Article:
Minimizing Solar Risk with Energy Storage

Author: Seth Mullendore, Clean Energy Group | Project: Resilient Power Project

Photo courtesy of LINC HousingImpending changes to net metering policies and utility rates could drastically reduce the value of solar bill savings for commercial ratepayers in California. For affordable housing properties, the changes could translate into a 50 percent loss in solar savings.

That’s the bad news. The good news is that, by incorporating energy storage, those losses could be completely reversed – with the potential to deliver significantly greater savings than solar alone.

In a new paper, Solar Risk: How Energy Storage Can Preserve Solar Savings in California Affordable Housing, Clean Energy Group explores how these changes could affect affordable housing in the state. The paper walks through an analysis of an actual 50-unit affordable housing property under a rate tariff that would be widely applicable to medium- to larger-sized commercial properties in the San Diego area, including many affordable housing properties. It also looks at the potential role of energy storage minimizing the negative impact of these solar regulatory risks.

This type solar value deflation is a problem that goes beyond California. The current solar landscape is in flux in many states, adding risk and uncertainty to solar investment decisions. It is an unfortunate reality that, as more and more solar comes online, the grid, and how it is paid for, must inevitably evolve to meet the changing dynamics of supply and demand, often in ways that reduce the value proposition for distributed solar systems. This scenario is now being played out in California.

Three policy and utility rate changes being rolled out in the state will have a significant impact on solar bill savings for commercial properties: (1) peak electricity pricing periods (when electricity costs are highest) are shifting later in the day; (2) additional charges, called non-bypassable charges, are being applied to exported solar energy under net metering, and (3) utilities are increasing their demand charges.

As can be seen in the figure below, the combined impact of the three changes should give affordable housing owners and California policymakers something to think about. The property would see a 56 percent reducing in the electric bill savings delivered by its solar system, dropping from $7,581 per year to $3,320. Such dramatic losses could jeopardize the economic feasibility of new and existing solar projects installed in multifamily affordable housing properties across the state.

The most significant factor in this erosion of solar value is a proposed increase in utility demand charges, which accounts for more than 40 percent of the total loss in bill savings. Increases to per kilowatt demand charges in California, and many other markets, have significantly out-paced increases to per kilowatt-hour electricity usage charges. Because one cloudy day could erase any demand reduction savings a solar system might achieve throughout a month, this utility cost-shift from consumption to demand charges can be particularly damaging to the economics of solar investments.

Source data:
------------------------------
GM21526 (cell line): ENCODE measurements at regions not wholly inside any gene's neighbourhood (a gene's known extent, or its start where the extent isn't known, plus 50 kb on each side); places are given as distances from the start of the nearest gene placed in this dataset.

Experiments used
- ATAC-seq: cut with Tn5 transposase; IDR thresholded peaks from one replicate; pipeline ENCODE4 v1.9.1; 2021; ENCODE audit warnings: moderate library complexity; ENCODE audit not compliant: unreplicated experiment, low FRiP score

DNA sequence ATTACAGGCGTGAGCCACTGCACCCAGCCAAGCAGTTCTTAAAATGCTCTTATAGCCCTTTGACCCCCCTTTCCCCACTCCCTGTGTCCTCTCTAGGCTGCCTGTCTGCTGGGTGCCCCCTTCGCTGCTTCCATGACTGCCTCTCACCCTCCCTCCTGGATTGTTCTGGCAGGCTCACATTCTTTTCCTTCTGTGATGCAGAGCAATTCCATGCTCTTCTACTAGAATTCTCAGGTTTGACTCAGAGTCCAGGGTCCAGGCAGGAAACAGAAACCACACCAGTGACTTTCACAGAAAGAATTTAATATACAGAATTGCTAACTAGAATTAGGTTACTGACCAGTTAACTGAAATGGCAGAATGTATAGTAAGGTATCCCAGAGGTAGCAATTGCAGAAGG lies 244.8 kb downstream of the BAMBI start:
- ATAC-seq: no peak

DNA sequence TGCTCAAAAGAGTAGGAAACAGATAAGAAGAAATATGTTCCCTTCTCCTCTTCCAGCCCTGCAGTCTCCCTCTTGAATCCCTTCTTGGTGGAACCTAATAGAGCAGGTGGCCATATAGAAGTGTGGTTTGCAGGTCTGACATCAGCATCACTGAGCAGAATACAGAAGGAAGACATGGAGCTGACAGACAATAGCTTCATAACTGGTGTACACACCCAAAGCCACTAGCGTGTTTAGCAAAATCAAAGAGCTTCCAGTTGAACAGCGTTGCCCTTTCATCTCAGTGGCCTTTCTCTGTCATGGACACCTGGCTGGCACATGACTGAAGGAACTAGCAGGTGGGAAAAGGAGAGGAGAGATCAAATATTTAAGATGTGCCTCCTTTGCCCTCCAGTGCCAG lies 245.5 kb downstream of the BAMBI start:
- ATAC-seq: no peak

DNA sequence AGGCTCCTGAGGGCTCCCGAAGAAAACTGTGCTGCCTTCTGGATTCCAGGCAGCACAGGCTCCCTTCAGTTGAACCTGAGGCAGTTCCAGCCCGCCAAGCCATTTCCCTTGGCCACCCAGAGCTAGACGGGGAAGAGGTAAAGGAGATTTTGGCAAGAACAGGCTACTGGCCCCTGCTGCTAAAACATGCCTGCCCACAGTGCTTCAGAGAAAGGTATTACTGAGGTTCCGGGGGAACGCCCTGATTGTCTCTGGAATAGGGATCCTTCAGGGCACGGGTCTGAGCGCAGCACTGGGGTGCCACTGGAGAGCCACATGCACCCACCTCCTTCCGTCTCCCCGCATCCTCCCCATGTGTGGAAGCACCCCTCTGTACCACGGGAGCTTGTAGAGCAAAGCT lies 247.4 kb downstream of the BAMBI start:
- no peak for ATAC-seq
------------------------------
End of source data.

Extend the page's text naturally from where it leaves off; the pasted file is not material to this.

Energy storage, on the other hand, is quite good at tackling demand. With the ability to effectively reduce demand, and, to lesser extent, shift solar energy use from periods of lower electricity pricing to periods of higher pricing, storage can reverse the anticipated losses to solar value. Adding a battery to the same 50-unit property, results in a $5,635 increase in annual savings, for a total of about $9,000 in bill savings each year. That’s more than the savings a solar-only system could achieve even before implementation of changes to net metering and rates.

In some cases, energy storage could reduce demand enough to enable a property to switch to a utility rate tariff without demand charges. This type of tariff switch could unlock even greater bill savings. For the San Diego property analyzed, annual bill savings would jump to nearly $28,000 under this scenario. That’s more than eight times what a solar-only system could achieve under the new regulatory conditions.

Such dramatic findings should serve as a wake-up call not only to affordable housing owners, but to California policymakers as well. The results should be taken into consideration when designing incentive programs aimed at advancing clean energy deployment in California’s low-income communities.

In the paper, Clean Energy Group recommends that policymakers conduct a broader survey to assess the extent of negative impacts on low-income communities and identify and address barriers to the adoption of integrated clean energy solutions for affordable housing.

As the country’s leading solar state, California is often a harbinger of changes in store for the larger solar landscape. According to the 2016 50 States of Solar Report, more than half of U.S. states reevaluated or adjusted net metering policies last year, and utilities have been increasingly shifting towards time-of-use rates and introducing or increasing demand charges, even for residential customers. While these shifts may challenge current solar business models, they also open new opportunities to deploy more integrated energy investments that support a smarter and more flexible electric power system.